If you have asthma, you are more likely to experience this condition due to so many reasons. Asthma gets worse in the night because your chances of getting exposed to its triggers are very high in the night. Asthma triggers are allergens, emotional stress, smoke, cold hair, etc. There are different kinds of microorganisms that are basically asthma triggers; they live tightly around your bed. That's why when you sleep in the night, and they gain entry into your airways, they might cause the inflammation of the airways, and this will also cause the airways to become narrow.
Having pets around in your room can also flare up this condition in the night. Most of these pets release their dander, and when they spend so much time in your room, these particles will be everywhere in your room, especially on your bed. Animal dander can also trigger asthma. The air tends to become cold during the night, that's why your asthma could get worse in the night, especially when you get exposed to too much of it.
The exact reason why asthma is worse at night is not clear, but there is a popular explanation of why this happens. When you sleep at night, your body goes through hormonal changes, which can cause asthma to be worse. Your body releases higher levels of a hormone called cortisol (also known as the stress hormone). This hormone can cause inflammation (swelling) of the airways, which can trigger coughing, trouble breathing, and chest pain. Another explanation is that when you sleep, you might be exposed to allergens such as dust mites and animal dander, and being in a reclining position can causes changes in bronchial function. To prevent asthma attacks at night: avoid pets in your bedroom, wash and change your bed linen often, avoid sleeping close to strong odor such as perfumes, and use covers to prevent dust mites.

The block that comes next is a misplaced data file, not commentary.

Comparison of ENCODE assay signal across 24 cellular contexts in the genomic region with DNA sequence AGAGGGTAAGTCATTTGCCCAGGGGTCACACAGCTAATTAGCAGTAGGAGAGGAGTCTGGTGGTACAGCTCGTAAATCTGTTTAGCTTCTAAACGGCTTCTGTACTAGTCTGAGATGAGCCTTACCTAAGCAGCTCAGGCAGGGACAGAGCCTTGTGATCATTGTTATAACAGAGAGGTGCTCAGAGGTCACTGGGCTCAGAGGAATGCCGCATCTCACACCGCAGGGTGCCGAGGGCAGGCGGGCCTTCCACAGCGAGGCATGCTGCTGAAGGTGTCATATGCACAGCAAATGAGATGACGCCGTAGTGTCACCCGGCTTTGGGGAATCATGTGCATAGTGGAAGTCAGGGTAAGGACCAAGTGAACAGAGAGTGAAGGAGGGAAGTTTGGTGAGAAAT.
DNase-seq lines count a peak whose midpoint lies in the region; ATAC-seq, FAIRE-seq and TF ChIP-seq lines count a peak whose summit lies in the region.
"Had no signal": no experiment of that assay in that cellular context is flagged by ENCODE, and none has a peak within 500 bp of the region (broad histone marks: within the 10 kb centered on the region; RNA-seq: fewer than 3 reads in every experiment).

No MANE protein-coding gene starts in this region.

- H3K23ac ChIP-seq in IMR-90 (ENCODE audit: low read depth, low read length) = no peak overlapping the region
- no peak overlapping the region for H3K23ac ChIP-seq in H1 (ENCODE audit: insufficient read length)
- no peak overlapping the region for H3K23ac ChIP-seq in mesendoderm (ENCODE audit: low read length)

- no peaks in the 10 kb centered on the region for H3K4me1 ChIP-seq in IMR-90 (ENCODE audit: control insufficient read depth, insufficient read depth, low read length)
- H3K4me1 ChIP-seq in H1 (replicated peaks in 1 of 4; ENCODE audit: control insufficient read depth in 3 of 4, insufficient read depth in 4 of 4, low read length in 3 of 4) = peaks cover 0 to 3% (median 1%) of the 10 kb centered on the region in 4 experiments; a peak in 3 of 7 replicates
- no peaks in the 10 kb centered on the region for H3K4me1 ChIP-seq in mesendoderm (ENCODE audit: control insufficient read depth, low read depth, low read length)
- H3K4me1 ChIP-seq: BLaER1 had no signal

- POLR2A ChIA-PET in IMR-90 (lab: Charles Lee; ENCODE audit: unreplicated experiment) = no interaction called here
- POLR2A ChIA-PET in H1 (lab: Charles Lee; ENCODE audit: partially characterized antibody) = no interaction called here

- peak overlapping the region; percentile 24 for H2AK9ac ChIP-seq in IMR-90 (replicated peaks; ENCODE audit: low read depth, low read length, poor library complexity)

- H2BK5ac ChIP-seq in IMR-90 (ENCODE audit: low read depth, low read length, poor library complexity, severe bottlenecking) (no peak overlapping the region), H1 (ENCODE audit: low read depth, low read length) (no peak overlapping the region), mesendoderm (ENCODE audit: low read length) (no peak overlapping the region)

Asthma is one of the conditions in which your airways become narrow, swell and it will also produce exceeded mucus. During the night, it becomes worse why because, at night, our body will release higher levels of the stress hormone, which may produce inflammations in your airways.